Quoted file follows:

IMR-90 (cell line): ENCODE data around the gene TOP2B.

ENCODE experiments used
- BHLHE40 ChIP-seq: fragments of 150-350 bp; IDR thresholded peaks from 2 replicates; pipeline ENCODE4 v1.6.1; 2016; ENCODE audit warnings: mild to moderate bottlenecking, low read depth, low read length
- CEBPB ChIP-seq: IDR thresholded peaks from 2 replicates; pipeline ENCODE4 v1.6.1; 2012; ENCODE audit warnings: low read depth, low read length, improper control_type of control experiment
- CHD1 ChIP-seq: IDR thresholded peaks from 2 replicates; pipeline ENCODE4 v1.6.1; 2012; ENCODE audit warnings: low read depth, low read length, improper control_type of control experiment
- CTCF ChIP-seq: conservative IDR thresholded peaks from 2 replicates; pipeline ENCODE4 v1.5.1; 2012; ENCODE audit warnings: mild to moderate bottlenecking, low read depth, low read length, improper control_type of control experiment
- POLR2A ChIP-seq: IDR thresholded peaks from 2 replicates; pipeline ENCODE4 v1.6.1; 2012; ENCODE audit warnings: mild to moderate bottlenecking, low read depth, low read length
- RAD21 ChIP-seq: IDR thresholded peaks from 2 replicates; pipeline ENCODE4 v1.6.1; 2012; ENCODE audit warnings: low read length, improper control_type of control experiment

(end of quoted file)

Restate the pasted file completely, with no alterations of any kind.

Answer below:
IMR-90 (cell line): ENCODE data around the gene TOP2B.

ENCODE experiments used
- BHLHE40 ChIP-seq: fragments of 150-350 bp; IDR thresholded peaks from 2 replicates; pipeline ENCODE4 v1.6.1; 2016; ENCODE audit warnings: mild to moderate bottlenecking, low read depth, low read length
- CEBPB ChIP-seq: IDR thresholded peaks from 2 replicates; pipeline ENCODE4 v1.6.1; 2012; ENCODE audit warnings: low read depth, low read length, improper control_type of control experiment
- CHD1 ChIP-seq: IDR thresholded peaks from 2 replicates; pipeline ENCODE4 v1.6.1; 2012; ENCODE audit warnings: low read depth, low read length, improper control_type of control experiment
- CTCF ChIP-seq: conservative IDR thresholded peaks from 2 replicates; pipeline ENCODE4 v1.5.1; 2012; ENCODE audit warnings: mild to moderate bottlenecking, low read depth, low read length, improper control_type of control experiment
- POLR2A ChIP-seq: IDR thresholded peaks from 2 replicates; pipeline ENCODE4 v1.6.1; 2012; ENCODE audit warnings: mild to moderate bottlenecking, low read depth, low read length
- RAD21 ChIP-seq: IDR thresholded peaks from 2 replicates; pipeline ENCODE4 v1.6.1; 2012; ENCODE audit warnings: low read length, improper control_type of control experiment